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Mugwort (generic name)

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Herbs & Supplements


Ai ye, arbre aux cent gouts, armoise, armoise commune, artemisia, Artemisia vulgaris, Artemisiae vulgaris herba, Artemisia vulgaris L., Artemisia vulgaris pollen, Artemisia vulgaris R., Artemisiae vulgaris radix, Asteraceae (family), baru cina, bijvoet, borneol, Carline thistle, chernobyl, chornobyl, chrysanthemum weed, cineole, common mugwort, common wormwood, Douglas mugwort, felon herb, fuchiba, Gemeiner Beifuss, genje jawa, hierba de San Juan, hiyam, hydroxy-coumarins, Japanese wormwood, linalool, lipohilic flavonoids, moxa, moxa rolls, nagadamni, pinene, polyn' obyknovennaya, prunasin, sailor's tobacco, St. John's plant, suket ganjahan, sundamala, thujone, triterpenes, tzu ai, vulgarin, wild wormwood, wormseed, yomogi, yomogiko.

Note: Mugwort (Artemisia vulgaris) should not be confused with wormwood (Artemisia absinthium), tarragon (Artemisia dracunculus), or St. John's wort (Hypericum perforatum L.), despite similar names.


Mugwort is a perennial herb native to Europe, Asia, and northern Africa. It pollinates mainly from July to September, although it may flower throughout the year, depending on the climate. The Chinese have used dried mugwort leaves (moxa) in moxibustion for centuries. Moxibustion is a method of heating specific acupuncture points on the body to treat physical conditions. Mugwort is carefully harvested, dried and aged, and then shaped into a cigar-like roll. This "moxa" is burned close to the skin to heat the specific pressure points.

Mugwort leaf and stem have been used medicinally as a digestive stimulant and to promote menstruation. The nervine action of mugwort is thought to aid in depression and ease tension. Traditionally, mugwort was believed to provide protection from fatigue, sunstroke, wild animals, and evil spirits.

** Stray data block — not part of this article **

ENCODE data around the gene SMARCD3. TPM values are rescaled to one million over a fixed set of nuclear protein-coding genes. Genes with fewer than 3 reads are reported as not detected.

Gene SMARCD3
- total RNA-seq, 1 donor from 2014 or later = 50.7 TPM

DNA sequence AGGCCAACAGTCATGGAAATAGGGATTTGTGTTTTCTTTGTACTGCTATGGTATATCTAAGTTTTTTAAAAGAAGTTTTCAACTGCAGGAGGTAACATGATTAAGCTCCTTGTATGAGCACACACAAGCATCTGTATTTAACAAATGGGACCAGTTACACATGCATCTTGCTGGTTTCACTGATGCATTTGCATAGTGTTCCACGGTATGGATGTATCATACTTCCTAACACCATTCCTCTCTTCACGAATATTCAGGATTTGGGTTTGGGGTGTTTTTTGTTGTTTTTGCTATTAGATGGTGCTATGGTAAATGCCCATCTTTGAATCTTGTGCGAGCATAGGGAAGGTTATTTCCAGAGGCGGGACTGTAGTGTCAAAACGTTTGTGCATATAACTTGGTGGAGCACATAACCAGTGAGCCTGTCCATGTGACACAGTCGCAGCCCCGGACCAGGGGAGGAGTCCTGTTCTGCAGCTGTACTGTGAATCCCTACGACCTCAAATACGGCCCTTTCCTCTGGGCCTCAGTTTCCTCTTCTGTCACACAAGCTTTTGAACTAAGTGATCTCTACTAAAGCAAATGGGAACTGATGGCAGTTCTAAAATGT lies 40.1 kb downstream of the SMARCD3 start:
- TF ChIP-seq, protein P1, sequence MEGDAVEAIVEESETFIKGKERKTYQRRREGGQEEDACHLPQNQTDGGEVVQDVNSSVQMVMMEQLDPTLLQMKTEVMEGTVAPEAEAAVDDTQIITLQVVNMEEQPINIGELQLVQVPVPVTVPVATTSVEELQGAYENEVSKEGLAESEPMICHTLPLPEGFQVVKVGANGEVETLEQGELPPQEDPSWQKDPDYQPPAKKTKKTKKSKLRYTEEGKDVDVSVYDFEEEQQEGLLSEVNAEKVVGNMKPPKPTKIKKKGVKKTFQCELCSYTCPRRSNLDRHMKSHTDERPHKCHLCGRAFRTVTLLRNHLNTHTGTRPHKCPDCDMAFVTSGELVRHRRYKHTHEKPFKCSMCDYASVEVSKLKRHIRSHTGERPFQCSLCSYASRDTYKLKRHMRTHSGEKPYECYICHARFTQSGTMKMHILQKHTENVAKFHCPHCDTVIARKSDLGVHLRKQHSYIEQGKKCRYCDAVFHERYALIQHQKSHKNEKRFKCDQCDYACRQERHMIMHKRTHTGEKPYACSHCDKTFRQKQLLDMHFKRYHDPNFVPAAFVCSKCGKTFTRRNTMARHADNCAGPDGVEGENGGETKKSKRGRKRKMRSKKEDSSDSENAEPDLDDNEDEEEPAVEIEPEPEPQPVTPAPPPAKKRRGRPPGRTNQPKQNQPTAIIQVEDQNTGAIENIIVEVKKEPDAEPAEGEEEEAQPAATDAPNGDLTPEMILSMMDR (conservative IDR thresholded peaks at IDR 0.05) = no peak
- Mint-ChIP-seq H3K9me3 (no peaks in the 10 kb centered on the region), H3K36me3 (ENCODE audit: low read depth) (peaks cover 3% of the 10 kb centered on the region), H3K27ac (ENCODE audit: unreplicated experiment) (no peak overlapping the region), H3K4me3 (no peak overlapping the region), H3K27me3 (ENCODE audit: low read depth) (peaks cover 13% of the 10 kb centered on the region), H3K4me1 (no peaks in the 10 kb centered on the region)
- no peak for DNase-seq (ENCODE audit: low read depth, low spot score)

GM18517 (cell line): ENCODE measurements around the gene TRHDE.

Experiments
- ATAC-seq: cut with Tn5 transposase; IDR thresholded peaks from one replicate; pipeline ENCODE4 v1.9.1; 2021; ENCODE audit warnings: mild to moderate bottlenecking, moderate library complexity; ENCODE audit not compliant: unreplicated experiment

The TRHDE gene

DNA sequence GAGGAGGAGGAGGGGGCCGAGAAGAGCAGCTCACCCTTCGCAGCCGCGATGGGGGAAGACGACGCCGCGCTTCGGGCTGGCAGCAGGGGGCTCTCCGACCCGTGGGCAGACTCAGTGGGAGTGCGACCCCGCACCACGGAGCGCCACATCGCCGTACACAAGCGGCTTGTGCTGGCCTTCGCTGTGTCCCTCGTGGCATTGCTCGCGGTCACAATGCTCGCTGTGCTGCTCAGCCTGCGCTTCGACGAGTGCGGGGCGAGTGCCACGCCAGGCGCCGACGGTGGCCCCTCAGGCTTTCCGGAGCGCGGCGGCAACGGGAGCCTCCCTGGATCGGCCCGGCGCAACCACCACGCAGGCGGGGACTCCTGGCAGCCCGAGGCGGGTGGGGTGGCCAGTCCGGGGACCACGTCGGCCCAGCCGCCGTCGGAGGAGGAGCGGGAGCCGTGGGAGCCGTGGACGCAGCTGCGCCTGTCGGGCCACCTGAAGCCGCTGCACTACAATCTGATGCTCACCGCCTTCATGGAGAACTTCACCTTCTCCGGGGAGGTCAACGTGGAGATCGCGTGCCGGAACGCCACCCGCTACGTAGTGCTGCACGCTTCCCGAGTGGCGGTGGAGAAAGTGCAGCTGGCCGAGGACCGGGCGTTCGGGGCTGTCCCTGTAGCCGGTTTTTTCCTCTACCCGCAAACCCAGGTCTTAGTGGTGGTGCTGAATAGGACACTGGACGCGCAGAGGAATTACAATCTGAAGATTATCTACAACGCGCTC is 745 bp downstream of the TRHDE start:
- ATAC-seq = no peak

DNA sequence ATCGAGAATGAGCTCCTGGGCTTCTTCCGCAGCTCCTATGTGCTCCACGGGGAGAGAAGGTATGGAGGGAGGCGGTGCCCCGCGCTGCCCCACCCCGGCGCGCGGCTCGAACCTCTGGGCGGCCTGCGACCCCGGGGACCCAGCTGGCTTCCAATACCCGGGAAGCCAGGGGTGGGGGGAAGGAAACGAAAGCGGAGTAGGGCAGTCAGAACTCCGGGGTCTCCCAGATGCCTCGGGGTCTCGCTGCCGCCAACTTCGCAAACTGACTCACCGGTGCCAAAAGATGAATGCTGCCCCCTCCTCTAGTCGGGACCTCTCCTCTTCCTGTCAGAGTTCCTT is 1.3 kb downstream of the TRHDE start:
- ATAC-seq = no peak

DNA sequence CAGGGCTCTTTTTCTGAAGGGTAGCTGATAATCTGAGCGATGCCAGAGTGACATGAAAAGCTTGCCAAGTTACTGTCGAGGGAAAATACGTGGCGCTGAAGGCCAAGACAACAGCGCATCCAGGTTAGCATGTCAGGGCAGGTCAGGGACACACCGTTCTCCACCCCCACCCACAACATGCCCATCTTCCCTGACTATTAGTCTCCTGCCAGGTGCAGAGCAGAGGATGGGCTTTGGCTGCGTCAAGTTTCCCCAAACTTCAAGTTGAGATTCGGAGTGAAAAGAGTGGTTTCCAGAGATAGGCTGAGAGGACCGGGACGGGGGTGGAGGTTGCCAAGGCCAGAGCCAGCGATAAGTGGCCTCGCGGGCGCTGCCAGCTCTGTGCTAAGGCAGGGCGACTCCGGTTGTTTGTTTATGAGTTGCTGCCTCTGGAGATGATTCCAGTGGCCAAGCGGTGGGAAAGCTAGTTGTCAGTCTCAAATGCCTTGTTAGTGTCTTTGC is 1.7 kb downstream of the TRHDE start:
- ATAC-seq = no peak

No clinical studies have been performed on the use of mugwort as a medical treatment, although an extract from the related Artemisia annua suggests some promise in treating malaria. Dried mugwort (moxa) has been used in moxibustion to treat cancer, but there is no scientific evidence to support this use. Most research on mugwort has focused on its allergenic properties, as its pollen affects 10-14% of the patients suffering from pollinosis in Europe.


DISCLAIMER: These uses have been tested in humans or animals. Safety and effectiveness have not always been proven. Some of these conditions are potentially serious, and should be evaluated by a qualified healthcare provider.


WARNING: DISCLAIMER: The below uses are based on tradition, scientific theories, or limited research. They often have not been thoroughly tested in humans, and safety and effectiveness have not always been proven. Some of these conditions are potentially serious, and should be evaluated by a qualified healthcare provider. There may be other proposed uses that are not listed below.
Abortifacient (inducing abortion), addiction (opium), anorexia, anthelminthic (expels worms), antidepressant, antifungal, antimicrobial, antioxidant, antiseptic, antispasmodic, anxiety, asthma, bowel cleansing, cancer, carminative (digestive aid), cathartic, cholagogue (stimulates bile flow), circulatory disorders, convulsions, diaphoretic (promotes sweating), digestion, emmenagogue (promotes menstruation), epilepsy, expectorant, fatigue, fever, food uses, gastric ulcers, gout, headaches, hysteria, infertility, insomnia, irritability, liver disorders, malaria, muscle spasm, nosebleeds, restlessness, rheumatic disorders, snakebites, stimulant, stress, sunstroke, tonic.


Adults (18 years and older):

There is no proven safe or effective dose for mugwort. Traditionally, 2 cups of mugwort tea (1oz. of fresh mugwort leaf infused 5-10 minutes, covered, in one pint boiling water) daily for six days has been used.

Children (younger than 18 years):

There is no proven safe or effective dose for mugwort, and use in children is not recommended.

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